MALDIVES RESORTS COMMIT TO PROTECTING SEAGRASS MEADOWS
Maldive resorts commit to protecting seagrass meadows. The #ProtectMaldivesSeagrass campaign, led by the Blue Marine Foundation and Maldives Underwater Initiative, has convinced more than 25 per cent of the country’s high-end resorts to protect their seagrass meadows.
The Maldives’ Ministry of Tourism has also come out in support of the campaign to stop the removal of seagrass beds. Seagrass is commonly removed in the Maldives when it is found near resort islands because managers believe it ruins the clear, picturesque lagoons that tourists expect on holiday.
More than 30 resorts joined the campaign and collectively they pledged to protect more than 830,000 square metres of seagrass around resort islands across the country.
The website www.protectmaldivesseagrass.com had more than 22,000 visits in a 4-month period, with the #ProtectMaldivesSeagrass hashtag mentioned over over 300 times a day at the height of the campaign. Over 1,600 people from both the local and international community have registered their support to protect seagrass in the Maldives.
Charles Clover, Executive Director of the Blue Marine Foundation, said: “Many resorts have joined the campaign and are now protecting this critical habitat, however, some resorts are still continuing to remove their seagrass. Support from the government, resorts, organisations and tourists, is evidence that seagrass removal is finally ready to be put to an end.” Seagrass is vital to the low-lying island nation of the Maldives; it prevents beach erosion, fights climate change by absorbing carbon dioxide, provides food for sea turtles, supports fisheries and houses juvenile coral reef fish.”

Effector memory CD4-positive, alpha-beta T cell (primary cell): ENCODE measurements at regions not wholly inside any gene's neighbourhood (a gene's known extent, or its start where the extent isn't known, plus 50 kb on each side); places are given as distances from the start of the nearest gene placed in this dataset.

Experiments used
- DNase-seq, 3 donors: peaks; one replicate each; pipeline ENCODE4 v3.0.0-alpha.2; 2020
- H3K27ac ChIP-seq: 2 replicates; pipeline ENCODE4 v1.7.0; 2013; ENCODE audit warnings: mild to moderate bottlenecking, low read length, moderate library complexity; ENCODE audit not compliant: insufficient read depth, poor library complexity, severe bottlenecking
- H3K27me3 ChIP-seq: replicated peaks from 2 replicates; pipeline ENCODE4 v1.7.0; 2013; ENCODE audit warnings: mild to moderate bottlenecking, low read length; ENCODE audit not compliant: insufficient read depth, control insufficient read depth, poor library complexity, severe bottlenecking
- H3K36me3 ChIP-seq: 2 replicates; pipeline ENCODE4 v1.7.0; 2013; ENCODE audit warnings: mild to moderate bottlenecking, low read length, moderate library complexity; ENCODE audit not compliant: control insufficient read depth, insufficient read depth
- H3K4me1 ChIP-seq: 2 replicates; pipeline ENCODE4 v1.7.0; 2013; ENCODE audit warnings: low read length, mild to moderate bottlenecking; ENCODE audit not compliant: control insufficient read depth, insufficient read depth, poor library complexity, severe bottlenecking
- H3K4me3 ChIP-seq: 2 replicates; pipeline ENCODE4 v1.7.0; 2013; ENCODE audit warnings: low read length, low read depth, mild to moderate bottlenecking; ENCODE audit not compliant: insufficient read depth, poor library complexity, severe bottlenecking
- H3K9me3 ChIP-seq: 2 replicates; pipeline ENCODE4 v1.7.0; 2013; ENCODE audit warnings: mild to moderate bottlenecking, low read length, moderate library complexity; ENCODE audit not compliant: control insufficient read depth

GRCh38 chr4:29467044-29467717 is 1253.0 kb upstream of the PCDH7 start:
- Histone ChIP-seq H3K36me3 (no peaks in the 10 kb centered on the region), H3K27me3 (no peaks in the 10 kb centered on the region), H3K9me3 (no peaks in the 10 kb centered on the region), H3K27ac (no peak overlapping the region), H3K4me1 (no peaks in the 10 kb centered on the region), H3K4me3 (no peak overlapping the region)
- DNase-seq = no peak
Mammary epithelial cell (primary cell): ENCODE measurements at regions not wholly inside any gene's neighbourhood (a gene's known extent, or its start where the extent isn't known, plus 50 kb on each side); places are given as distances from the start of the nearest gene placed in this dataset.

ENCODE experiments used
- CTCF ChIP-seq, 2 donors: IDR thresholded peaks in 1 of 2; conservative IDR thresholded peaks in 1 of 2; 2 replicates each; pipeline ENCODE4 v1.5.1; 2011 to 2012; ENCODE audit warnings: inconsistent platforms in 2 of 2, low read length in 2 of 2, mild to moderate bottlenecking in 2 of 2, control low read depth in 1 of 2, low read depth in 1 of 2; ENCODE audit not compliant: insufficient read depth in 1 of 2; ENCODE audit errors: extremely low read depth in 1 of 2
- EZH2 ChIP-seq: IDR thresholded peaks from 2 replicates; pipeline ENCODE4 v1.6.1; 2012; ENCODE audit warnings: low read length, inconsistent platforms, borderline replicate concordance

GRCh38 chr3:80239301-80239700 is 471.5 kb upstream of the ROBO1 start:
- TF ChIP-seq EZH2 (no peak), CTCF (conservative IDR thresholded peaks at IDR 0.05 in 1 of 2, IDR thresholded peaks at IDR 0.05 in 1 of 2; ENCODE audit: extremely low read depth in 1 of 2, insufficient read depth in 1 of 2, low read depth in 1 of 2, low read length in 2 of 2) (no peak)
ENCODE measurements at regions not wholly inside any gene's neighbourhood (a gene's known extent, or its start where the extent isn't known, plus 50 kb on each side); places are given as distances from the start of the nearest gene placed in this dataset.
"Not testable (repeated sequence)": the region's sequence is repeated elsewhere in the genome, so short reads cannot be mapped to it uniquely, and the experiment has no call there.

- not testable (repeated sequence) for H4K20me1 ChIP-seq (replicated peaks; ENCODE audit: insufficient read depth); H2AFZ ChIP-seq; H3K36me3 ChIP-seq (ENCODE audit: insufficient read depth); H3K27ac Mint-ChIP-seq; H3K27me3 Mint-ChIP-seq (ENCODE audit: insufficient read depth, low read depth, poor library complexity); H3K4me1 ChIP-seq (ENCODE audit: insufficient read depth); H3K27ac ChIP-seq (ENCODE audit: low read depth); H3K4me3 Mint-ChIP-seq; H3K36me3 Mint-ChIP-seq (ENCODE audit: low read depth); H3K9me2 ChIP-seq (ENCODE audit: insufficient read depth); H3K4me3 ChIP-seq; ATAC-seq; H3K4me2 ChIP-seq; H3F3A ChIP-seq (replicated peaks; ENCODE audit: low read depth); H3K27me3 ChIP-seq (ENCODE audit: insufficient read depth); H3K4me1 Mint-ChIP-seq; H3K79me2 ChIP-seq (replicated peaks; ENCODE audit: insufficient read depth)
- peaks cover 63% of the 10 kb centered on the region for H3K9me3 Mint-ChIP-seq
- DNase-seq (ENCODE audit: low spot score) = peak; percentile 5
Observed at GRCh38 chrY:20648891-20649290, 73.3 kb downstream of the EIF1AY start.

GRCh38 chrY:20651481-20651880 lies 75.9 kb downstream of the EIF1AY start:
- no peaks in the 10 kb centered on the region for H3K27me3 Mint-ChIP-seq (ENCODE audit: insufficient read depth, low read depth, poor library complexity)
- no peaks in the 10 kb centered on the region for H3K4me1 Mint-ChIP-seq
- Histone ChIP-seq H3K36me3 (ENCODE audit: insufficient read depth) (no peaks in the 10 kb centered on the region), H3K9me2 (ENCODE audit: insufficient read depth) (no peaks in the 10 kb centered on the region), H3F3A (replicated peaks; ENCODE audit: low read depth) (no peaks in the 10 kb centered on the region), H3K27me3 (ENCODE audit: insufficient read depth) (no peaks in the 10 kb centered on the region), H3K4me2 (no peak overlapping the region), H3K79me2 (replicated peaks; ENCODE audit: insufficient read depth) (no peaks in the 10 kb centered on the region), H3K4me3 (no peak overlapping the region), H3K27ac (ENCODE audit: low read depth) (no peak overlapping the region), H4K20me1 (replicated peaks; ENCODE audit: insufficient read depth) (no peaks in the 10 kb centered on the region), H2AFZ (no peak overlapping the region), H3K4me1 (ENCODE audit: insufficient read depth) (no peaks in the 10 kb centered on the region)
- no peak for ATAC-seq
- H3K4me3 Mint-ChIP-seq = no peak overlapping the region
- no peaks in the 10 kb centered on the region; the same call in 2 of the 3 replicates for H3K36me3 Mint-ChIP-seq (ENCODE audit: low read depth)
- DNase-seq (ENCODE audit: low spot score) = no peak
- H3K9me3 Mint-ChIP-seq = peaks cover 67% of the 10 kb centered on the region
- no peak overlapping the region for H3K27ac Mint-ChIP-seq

Charles Clover also said: “Seagrass needs to be protected if the Maldives’ marine environment is to have the best chance of withstanding the environmental challenges expected over the next century.”
Six Senses Laamu, the resort that inspired the campaign, has been protecting their seagrass since 2017 and has successfully shown that seagrass and tourism can coexist.
Marteyne van Well, General Manager of Six Senses Laamu, said: “It’s inspiring to see so many resorts come together and advocate for seagrass. With the number of new resorts on
the rise, it’s vital that this expansion is done sustainably to protect the countries’ unique marine environment that people all over the world come to visit.”
Find out which resorts to support at www.protectmaldivesseagrass.com